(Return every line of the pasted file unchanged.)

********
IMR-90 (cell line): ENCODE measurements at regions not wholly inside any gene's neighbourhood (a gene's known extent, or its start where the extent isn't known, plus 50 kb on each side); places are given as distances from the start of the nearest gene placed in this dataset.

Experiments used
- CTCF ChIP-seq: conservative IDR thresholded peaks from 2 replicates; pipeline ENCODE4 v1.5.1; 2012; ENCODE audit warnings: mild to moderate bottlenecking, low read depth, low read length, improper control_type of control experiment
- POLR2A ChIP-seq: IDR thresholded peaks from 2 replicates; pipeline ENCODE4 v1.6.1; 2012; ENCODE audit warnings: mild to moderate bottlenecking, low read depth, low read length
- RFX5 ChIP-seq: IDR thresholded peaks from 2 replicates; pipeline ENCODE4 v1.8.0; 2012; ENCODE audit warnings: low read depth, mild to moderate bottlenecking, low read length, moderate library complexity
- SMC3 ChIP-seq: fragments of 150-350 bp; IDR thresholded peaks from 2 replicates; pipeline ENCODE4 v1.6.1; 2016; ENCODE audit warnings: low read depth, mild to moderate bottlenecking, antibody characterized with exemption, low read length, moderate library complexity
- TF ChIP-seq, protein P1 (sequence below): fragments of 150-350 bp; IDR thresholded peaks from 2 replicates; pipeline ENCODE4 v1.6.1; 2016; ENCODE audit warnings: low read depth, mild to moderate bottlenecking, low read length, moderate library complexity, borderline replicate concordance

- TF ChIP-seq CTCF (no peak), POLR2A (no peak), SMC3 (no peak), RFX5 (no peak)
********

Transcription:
IMR-90 (cell line): ENCODE measurements at regions not wholly inside any gene's neighbourhood (a gene's known extent, or its start where the extent isn't known, plus 50 kb on each side); places are given as distances from the start of the nearest gene placed in this dataset.

Experiments used
- CTCF ChIP-seq: conservative IDR thresholded peaks from 2 replicates; pipeline ENCODE4 v1.5.1; 2012; ENCODE audit warnings: mild to moderate bottlenecking, low read depth, low read length, improper control_type of control experiment
- POLR2A ChIP-seq: IDR thresholded peaks from 2 replicates; pipeline ENCODE4 v1.6.1; 2012; ENCODE audit warnings: mild to moderate bottlenecking, low read depth, low read length
- RFX5 ChIP-seq: IDR thresholded peaks from 2 replicates; pipeline ENCODE4 v1.8.0; 2012; ENCODE audit warnings: low read depth, mild to moderate bottlenecking, low read length, moderate library complexity
- SMC3 ChIP-seq: fragments of 150-350 bp; IDR thresholded peaks from 2 replicates; pipeline ENCODE4 v1.6.1; 2016; ENCODE audit warnings: low read depth, mild to moderate bottlenecking, antibody characterized with exemption, low read length, moderate library complexity
- TF ChIP-seq, protein P1 (sequence below): fragments of 150-350 bp; IDR thresholded peaks from 2 replicates; pipeline ENCODE4 v1.6.1; 2016; ENCODE audit warnings: low read depth, mild to moderate bottlenecking, low read length, moderate library complexity, borderline replicate concordance

- TF ChIP-seq CTCF (no peak), POLR2A (no peak), SMC3 (no peak), RFX5 (no peak)